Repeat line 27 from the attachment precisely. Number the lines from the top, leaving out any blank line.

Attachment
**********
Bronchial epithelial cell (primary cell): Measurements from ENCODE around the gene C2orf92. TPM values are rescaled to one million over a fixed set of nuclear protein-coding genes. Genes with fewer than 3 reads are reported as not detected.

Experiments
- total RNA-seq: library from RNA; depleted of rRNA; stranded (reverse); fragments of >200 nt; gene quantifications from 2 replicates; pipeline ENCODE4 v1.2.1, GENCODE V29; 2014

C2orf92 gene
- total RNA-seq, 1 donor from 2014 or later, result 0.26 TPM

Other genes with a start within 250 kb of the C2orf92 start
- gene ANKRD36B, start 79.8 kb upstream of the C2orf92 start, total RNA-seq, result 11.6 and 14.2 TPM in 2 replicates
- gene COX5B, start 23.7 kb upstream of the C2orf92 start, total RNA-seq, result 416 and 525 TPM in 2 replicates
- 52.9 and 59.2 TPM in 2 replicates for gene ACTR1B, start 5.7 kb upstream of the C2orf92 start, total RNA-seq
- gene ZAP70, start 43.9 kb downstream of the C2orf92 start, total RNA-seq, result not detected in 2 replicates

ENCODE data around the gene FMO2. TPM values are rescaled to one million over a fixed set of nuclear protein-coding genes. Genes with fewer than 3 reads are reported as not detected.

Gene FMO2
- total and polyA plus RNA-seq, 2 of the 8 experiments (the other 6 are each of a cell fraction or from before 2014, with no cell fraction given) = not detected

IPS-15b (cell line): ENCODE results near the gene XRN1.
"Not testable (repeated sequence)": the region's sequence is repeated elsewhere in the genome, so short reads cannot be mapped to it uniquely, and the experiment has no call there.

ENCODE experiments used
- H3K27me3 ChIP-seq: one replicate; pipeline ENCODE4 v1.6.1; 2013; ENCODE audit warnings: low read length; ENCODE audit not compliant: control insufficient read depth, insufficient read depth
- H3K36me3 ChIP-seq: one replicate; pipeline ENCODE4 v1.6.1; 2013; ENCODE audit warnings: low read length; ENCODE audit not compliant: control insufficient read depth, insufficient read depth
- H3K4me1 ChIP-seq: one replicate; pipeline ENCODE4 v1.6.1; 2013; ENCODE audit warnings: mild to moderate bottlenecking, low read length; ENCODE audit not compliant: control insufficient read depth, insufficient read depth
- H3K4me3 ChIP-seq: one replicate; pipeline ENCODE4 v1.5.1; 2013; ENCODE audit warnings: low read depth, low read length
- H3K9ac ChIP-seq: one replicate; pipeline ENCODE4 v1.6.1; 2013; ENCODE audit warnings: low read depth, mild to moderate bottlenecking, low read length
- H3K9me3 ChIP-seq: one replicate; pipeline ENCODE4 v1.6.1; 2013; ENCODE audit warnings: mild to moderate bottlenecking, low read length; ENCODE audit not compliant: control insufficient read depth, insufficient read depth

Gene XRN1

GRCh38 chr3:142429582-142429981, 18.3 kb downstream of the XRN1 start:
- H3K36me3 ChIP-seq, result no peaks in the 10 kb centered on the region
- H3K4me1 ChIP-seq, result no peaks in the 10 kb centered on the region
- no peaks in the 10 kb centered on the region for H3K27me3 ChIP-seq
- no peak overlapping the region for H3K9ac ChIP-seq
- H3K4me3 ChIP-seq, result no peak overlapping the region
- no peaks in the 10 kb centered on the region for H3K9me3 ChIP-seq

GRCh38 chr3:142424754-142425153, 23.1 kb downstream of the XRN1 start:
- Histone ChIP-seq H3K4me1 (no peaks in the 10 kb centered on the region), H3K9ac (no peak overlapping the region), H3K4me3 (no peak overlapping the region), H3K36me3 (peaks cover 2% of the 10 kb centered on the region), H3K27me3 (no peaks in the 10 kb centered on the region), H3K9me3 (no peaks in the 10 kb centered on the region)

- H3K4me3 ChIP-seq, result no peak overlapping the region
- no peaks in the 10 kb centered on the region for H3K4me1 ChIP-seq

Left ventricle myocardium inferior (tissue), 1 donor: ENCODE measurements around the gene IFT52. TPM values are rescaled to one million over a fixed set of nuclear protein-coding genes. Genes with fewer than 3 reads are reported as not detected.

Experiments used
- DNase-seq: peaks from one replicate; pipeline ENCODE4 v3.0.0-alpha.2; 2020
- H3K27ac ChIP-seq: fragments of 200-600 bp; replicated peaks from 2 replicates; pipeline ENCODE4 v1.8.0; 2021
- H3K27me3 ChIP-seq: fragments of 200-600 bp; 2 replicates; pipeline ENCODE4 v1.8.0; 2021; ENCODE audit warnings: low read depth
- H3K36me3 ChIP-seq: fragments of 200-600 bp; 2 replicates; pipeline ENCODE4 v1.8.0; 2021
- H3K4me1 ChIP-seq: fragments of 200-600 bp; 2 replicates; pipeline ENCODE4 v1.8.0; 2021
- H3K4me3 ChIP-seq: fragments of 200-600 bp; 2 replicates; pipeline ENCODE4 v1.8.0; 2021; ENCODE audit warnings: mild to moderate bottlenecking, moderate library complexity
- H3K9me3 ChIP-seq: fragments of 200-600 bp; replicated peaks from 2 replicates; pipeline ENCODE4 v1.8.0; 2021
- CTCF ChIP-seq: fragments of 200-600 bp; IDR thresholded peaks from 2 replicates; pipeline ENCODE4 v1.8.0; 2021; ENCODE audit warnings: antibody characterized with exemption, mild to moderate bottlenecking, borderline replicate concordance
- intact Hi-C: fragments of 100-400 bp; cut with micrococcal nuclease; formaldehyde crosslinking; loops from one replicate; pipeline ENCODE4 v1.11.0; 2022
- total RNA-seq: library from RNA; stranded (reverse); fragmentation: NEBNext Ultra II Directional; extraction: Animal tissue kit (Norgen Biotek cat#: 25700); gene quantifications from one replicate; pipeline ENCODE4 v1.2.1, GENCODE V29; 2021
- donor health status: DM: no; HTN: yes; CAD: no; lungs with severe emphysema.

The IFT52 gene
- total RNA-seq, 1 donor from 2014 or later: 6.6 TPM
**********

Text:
- no peaks in the 10 kb centered on the region for H3K27me3 ChIP-seq